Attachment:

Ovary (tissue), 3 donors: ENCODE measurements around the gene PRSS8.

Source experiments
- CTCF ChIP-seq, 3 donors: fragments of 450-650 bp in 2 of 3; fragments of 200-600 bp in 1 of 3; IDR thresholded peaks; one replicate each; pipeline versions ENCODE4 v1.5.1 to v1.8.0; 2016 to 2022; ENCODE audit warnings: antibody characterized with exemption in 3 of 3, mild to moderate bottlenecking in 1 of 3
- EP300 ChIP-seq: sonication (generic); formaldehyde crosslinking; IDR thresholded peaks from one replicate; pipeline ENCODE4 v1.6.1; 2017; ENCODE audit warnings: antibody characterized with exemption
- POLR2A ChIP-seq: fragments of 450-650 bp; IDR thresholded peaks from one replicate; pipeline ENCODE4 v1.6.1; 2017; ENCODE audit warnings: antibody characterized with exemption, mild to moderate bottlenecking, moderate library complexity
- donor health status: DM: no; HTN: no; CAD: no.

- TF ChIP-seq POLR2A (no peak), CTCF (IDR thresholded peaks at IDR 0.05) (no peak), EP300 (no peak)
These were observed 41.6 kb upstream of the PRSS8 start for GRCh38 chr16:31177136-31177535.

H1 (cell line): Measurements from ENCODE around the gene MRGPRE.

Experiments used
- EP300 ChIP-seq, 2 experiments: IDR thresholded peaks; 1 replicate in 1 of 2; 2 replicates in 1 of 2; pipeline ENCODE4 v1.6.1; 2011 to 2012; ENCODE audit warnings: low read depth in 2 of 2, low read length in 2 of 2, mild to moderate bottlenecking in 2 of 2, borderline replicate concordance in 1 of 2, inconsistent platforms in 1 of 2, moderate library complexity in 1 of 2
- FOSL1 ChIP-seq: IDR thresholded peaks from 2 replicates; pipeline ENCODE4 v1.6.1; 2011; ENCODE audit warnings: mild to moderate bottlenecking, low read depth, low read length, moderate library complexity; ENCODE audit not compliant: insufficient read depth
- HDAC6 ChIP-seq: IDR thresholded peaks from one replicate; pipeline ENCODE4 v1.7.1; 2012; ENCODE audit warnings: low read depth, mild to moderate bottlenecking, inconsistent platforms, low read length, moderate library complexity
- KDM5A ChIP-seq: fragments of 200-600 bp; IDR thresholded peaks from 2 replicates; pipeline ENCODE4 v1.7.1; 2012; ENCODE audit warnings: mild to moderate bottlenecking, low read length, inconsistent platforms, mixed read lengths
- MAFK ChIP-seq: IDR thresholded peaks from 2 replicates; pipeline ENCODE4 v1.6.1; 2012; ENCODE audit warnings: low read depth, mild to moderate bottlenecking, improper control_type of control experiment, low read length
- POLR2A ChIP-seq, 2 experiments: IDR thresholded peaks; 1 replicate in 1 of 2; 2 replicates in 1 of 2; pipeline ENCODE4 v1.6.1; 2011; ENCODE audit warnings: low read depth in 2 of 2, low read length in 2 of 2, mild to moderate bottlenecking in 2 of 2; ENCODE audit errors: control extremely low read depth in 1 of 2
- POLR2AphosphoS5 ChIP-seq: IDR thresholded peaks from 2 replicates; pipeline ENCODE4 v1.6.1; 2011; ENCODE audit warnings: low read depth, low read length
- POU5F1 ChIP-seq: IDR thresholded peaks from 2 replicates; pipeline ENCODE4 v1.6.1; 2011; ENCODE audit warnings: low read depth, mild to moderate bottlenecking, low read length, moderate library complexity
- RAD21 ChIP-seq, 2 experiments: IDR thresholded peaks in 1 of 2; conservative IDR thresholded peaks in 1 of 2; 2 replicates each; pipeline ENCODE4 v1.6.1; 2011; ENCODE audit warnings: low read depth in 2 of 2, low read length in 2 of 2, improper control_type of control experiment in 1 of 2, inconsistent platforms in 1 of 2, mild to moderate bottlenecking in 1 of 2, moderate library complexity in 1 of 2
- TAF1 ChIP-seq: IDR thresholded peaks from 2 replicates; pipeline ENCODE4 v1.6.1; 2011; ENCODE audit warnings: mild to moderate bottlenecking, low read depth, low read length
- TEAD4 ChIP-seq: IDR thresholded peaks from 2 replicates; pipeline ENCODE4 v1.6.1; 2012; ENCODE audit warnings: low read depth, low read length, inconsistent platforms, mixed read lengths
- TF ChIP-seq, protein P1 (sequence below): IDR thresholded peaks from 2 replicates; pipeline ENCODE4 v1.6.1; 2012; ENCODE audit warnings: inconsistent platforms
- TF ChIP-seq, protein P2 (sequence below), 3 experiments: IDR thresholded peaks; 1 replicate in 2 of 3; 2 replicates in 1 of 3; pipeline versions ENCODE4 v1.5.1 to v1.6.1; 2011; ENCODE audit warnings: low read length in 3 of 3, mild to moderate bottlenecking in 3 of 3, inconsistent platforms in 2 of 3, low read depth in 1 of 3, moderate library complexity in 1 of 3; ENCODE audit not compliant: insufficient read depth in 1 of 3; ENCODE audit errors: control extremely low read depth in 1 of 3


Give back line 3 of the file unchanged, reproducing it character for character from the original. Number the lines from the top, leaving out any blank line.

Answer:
- CTCF ChIP-seq, 3 donors: fragments of 450-650 bp in 2 of 3; fragments of 200-600 bp in 1 of 3; IDR thresholded peaks; one replicate each; pipeline versions ENCODE4 v1.5.1 to v1.8.0; 2016 to 2022; ENCODE audit warnings: antibody characterized with exemption in 3 of 3, mild to moderate bottlenecking in 1 of 3